I went to a high school reunion back in Grand Rapids, Michigan, a few weeks ago and talked to a classmate who teaches high school and coaches tennis outside Detroit.
That weekend, her current school and our old school were competing 75 miles away for the girl’s state tennis championships. Which led us to a conversation about how things have changed in 40 years.
Our alma mater, East Grand Rapids High School, has won 112 state championships since it opened in 1925. And for roughly 50 years, half the student body couldn’t play. Otherwise that number would probably be in excess of 200.
Until the early 1970s, girls at our school had two options for organized high school sports: cheerleader or not. If you’re over the age of 30, ask your mother about her memories of high school sports. Or dig out her old yearbook. Don’t you wish you could have been in French Club, GAA, or Future Homemakers of America?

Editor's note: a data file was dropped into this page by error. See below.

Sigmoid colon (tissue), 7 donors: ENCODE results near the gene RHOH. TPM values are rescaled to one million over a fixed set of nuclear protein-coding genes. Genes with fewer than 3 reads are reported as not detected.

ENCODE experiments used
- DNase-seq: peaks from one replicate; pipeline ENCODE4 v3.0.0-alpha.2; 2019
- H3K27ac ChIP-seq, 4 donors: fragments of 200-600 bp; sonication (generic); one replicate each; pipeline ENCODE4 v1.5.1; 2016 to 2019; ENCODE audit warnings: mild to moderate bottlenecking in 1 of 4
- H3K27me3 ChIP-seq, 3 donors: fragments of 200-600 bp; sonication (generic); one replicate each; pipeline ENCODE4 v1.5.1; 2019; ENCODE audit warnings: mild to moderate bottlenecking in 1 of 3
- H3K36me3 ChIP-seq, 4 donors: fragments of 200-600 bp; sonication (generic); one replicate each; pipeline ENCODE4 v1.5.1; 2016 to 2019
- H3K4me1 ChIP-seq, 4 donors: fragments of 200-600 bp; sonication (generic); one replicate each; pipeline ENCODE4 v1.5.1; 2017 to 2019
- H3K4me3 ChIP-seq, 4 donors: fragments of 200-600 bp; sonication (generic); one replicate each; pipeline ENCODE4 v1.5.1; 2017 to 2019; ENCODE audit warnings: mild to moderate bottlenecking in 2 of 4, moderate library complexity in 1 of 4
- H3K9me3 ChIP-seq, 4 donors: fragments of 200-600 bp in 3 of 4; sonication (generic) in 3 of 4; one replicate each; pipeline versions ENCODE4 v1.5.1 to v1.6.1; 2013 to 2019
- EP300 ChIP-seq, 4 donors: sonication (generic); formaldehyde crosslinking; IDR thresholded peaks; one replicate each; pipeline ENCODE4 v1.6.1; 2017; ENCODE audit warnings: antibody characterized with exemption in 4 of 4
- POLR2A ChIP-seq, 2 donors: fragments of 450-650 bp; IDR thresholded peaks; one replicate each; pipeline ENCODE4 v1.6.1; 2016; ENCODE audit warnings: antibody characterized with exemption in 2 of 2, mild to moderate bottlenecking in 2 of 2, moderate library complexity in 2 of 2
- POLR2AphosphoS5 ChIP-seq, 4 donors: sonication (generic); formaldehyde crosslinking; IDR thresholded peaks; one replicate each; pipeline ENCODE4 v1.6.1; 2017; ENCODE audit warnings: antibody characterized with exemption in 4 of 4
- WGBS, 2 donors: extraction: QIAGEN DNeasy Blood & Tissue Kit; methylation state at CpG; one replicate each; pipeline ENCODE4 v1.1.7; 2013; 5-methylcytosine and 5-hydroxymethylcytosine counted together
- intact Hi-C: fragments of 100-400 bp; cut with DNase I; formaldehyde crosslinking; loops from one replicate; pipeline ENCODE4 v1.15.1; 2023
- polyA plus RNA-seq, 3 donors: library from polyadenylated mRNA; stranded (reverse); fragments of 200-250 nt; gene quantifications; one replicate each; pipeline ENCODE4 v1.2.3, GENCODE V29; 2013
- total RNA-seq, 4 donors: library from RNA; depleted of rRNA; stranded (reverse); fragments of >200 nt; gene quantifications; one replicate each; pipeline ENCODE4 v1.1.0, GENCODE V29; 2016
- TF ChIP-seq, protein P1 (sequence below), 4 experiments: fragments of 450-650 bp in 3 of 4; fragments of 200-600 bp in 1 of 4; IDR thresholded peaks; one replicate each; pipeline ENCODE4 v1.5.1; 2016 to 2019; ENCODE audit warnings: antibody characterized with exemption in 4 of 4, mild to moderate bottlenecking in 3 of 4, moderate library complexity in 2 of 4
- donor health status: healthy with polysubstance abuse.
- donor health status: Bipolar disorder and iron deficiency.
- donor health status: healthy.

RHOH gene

Today there are 14 options at EGRHS: basketball, bowling, crew, cross country, dance, field hockey, golf, lacrosse, soccer, swimming, tennis, track, volleyball, and water polo. And, of course, cheerleading.
Carol said she and her friends used to watch the boys tennis team. Talk about unfair. Not only did girls not have their own team, our team was mediocre at best. Given the opportunities their daughters would have, several girls probably could have made the team.
Carol married a guy who is also a teacher, tennis coach, and player. Both of them play in organized leagues. I married a woman who is a better tennis player than I am, even though she just missed reaping the benefits of Title IX, the great equalizer of college sports for men and women.
One reason so many children of baby boomers are sports crazed from the age of five or so is because their parents were relatively sports deprived. Or half of them, anyway.